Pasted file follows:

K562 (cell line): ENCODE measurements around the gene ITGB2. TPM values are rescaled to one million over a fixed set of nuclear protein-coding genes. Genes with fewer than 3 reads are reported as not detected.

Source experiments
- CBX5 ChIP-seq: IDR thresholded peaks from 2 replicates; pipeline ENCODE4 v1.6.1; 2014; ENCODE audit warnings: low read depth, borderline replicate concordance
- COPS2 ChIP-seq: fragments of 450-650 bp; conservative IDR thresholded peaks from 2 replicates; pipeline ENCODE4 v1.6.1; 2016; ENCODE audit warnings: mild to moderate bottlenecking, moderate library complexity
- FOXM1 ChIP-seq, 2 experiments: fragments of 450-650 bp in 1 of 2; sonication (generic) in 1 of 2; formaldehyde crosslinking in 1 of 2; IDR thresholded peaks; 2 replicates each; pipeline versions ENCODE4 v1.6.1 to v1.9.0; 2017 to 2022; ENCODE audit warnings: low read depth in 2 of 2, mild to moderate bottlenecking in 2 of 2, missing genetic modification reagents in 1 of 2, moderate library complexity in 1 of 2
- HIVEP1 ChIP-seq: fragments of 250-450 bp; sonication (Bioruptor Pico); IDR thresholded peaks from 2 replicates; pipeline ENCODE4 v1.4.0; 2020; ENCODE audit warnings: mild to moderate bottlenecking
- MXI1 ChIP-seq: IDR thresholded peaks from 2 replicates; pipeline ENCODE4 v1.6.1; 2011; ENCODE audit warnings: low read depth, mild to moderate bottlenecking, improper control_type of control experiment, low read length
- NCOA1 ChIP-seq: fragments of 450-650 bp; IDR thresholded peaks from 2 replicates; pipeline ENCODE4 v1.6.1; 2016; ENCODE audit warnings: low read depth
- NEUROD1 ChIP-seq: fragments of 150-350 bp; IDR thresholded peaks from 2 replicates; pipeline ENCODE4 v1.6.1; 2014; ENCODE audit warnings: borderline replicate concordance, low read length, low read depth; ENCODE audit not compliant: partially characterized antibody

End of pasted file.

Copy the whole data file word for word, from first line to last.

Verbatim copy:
K562 (cell line): ENCODE measurements around the gene ITGB2. TPM values are rescaled to one million over a fixed set of nuclear protein-coding genes. Genes with fewer than 3 reads are reported as not detected.

Source experiments
- CBX5 ChIP-seq: IDR thresholded peaks from 2 replicates; pipeline ENCODE4 v1.6.1; 2014; ENCODE audit warnings: low read depth, borderline replicate concordance
- COPS2 ChIP-seq: fragments of 450-650 bp; conservative IDR thresholded peaks from 2 replicates; pipeline ENCODE4 v1.6.1; 2016; ENCODE audit warnings: mild to moderate bottlenecking, moderate library complexity
- FOXM1 ChIP-seq, 2 experiments: fragments of 450-650 bp in 1 of 2; sonication (generic) in 1 of 2; formaldehyde crosslinking in 1 of 2; IDR thresholded peaks; 2 replicates each; pipeline versions ENCODE4 v1.6.1 to v1.9.0; 2017 to 2022; ENCODE audit warnings: low read depth in 2 of 2, mild to moderate bottlenecking in 2 of 2, missing genetic modification reagents in 1 of 2, moderate library complexity in 1 of 2
- HIVEP1 ChIP-seq: fragments of 250-450 bp; sonication (Bioruptor Pico); IDR thresholded peaks from 2 replicates; pipeline ENCODE4 v1.4.0; 2020; ENCODE audit warnings: mild to moderate bottlenecking
- MXI1 ChIP-seq: IDR thresholded peaks from 2 replicates; pipeline ENCODE4 v1.6.1; 2011; ENCODE audit warnings: low read depth, mild to moderate bottlenecking, improper control_type of control experiment, low read length
- NCOA1 ChIP-seq: fragments of 450-650 bp; IDR thresholded peaks from 2 replicates; pipeline ENCODE4 v1.6.1; 2016; ENCODE audit warnings: low read depth
- NEUROD1 ChIP-seq: fragments of 150-350 bp; IDR thresholded peaks from 2 replicates; pipeline ENCODE4 v1.6.1; 2014; ENCODE audit warnings: borderline replicate concordance, low read length, low read depth; ENCODE audit not compliant: partially characterized antibody